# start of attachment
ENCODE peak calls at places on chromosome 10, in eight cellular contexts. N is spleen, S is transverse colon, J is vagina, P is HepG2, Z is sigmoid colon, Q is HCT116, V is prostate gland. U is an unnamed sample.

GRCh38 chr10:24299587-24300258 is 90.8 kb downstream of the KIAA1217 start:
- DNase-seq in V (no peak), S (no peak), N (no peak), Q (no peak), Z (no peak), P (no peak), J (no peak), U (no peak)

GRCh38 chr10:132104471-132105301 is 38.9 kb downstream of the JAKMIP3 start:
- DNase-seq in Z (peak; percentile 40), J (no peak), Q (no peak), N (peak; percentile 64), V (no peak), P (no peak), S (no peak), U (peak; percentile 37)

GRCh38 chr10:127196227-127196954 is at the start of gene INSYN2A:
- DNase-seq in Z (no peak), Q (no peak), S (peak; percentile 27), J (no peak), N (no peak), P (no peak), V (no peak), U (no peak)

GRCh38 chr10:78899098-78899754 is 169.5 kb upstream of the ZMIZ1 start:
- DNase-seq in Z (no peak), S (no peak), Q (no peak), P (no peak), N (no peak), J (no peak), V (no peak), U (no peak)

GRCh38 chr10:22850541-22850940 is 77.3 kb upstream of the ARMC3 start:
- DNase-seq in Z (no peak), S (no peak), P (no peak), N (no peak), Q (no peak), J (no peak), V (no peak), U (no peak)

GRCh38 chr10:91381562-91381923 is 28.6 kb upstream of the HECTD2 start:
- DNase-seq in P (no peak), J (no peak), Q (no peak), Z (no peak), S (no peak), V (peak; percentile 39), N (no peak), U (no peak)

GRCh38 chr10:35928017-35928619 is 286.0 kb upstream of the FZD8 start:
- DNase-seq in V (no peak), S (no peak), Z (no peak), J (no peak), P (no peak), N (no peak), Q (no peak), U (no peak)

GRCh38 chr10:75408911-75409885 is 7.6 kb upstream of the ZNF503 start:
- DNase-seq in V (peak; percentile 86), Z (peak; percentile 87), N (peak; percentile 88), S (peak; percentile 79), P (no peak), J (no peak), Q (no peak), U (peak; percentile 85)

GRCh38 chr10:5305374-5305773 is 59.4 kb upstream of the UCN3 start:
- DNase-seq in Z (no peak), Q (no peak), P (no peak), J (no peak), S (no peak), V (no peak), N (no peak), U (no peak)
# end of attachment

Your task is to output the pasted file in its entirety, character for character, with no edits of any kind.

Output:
ENCODE peak calls at places on chromosome 10, in eight cellular contexts. N is spleen, S is transverse colon, J is vagina, P is HepG2, Z is sigmoid colon, Q is HCT116, V is prostate gland. U is an unnamed sample.

GRCh38 chr10:24299587-24300258 is 90.8 kb downstream of the KIAA1217 start:
- DNase-seq in V (no peak), S (no peak), N (no peak), Q (no peak), Z (no peak), P (no peak), J (no peak), U (no peak)

GRCh38 chr10:132104471-132105301 is 38.9 kb downstream of the JAKMIP3 start:
- DNase-seq in Z (peak; percentile 40), J (no peak), Q (no peak), N (peak; percentile 64), V (no peak), P (no peak), S (no peak), U (peak; percentile 37)

GRCh38 chr10:127196227-127196954 is at the start of gene INSYN2A:
- DNase-seq in Z (no peak), Q (no peak), S (peak; percentile 27), J (no peak), N (no peak), P (no peak), V (no peak), U (no peak)

GRCh38 chr10:78899098-78899754 is 169.5 kb upstream of the ZMIZ1 start:
- DNase-seq in Z (no peak), S (no peak), Q (no peak), P (no peak), N (no peak), J (no peak), V (no peak), U (no peak)

GRCh38 chr10:22850541-22850940 is 77.3 kb upstream of the ARMC3 start:
- DNase-seq in Z (no peak), S (no peak), P (no peak), N (no peak), Q (no peak), J (no peak), V (no peak), U (no peak)

GRCh38 chr10:91381562-91381923 is 28.6 kb upstream of the HECTD2 start:
- DNase-seq in P (no peak), J (no peak), Q (no peak), Z (no peak), S (no peak), V (peak; percentile 39), N (no peak), U (no peak)

GRCh38 chr10:35928017-35928619 is 286.0 kb upstream of the FZD8 start:
- DNase-seq in V (no peak), S (no peak), Z (no peak), J (no peak), P (no peak), N (no peak), Q (no peak), U (no peak)

GRCh38 chr10:75408911-75409885 is 7.6 kb upstream of the ZNF503 start:
- DNase-seq in V (peak; percentile 86), Z (peak; percentile 87), N (peak; percentile 88), S (peak; percentile 79), P (no peak), J (no peak), Q (no peak), U (peak; percentile 85)

GRCh38 chr10:5305374-5305773 is 59.4 kb upstream of the UCN3 start:
- DNase-seq in Z (no peak), Q (no peak), P (no peak), J (no peak), S (no peak), V (no peak), N (no peak), U (no peak)